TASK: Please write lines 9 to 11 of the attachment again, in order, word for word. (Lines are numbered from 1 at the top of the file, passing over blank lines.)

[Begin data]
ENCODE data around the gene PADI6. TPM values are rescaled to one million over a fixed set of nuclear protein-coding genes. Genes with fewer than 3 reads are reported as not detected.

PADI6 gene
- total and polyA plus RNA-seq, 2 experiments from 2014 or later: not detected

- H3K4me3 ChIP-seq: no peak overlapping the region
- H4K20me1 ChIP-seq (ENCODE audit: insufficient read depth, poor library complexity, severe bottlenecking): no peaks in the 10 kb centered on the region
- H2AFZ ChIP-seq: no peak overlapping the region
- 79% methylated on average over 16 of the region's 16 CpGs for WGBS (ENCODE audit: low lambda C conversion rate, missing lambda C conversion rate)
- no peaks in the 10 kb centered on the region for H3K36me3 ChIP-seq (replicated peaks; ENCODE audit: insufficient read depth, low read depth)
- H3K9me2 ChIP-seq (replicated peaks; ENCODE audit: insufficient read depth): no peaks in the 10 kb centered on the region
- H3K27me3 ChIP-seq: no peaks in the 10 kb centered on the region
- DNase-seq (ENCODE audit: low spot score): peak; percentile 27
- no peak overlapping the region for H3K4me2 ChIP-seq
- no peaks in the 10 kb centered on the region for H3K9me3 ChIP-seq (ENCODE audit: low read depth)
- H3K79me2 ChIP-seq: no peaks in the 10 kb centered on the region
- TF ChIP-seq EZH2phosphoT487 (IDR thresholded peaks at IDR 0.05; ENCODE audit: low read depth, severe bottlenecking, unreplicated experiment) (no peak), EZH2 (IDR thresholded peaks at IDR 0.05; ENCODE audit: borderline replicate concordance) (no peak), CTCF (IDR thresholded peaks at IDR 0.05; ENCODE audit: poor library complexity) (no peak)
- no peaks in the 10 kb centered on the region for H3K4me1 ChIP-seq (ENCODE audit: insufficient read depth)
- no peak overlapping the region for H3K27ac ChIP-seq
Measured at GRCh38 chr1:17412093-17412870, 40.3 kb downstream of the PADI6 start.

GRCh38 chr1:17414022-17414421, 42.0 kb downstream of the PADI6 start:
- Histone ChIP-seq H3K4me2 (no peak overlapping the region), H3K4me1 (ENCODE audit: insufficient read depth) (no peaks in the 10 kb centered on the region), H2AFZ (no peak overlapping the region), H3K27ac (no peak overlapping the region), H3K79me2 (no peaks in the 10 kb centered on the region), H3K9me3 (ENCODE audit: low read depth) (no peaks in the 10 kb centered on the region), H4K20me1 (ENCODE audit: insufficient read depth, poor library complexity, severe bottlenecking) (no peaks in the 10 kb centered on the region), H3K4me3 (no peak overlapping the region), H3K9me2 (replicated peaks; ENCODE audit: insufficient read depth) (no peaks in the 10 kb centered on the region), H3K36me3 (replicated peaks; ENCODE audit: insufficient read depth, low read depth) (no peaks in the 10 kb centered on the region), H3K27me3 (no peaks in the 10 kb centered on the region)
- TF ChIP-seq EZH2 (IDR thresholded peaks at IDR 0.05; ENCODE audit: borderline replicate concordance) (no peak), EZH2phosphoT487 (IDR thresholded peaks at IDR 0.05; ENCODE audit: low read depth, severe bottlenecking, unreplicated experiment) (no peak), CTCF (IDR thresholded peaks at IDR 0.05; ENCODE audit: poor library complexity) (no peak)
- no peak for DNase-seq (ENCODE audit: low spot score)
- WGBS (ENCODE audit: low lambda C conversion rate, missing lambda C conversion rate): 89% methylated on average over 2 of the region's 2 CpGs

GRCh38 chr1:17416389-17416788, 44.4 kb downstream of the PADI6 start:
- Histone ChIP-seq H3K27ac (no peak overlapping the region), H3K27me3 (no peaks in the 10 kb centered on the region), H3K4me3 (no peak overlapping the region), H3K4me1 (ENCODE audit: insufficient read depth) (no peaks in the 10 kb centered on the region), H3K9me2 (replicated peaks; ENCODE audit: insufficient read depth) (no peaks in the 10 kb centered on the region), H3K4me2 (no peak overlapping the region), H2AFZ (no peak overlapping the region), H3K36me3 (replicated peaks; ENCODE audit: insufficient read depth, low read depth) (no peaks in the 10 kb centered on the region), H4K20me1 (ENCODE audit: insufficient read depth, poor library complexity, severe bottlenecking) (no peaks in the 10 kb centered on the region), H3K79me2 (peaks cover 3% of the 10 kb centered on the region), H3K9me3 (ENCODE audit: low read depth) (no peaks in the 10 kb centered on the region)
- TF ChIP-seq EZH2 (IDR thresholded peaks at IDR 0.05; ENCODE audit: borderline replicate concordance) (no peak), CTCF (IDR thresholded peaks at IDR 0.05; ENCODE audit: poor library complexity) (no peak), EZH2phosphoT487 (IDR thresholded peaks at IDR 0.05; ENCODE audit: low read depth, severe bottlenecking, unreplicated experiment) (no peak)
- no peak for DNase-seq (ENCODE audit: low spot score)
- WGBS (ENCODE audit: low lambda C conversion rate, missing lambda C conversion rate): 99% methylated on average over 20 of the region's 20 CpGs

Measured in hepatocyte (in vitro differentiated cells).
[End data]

- H3K9me2 ChIP-seq (replicated peaks; ENCODE audit: insufficient read depth): no peaks in the 10 kb centered on the region
- H3K27me3 ChIP-seq: no peaks in the 10 kb centered on the region
- DNase-seq (ENCODE audit: low spot score): peak; percentile 27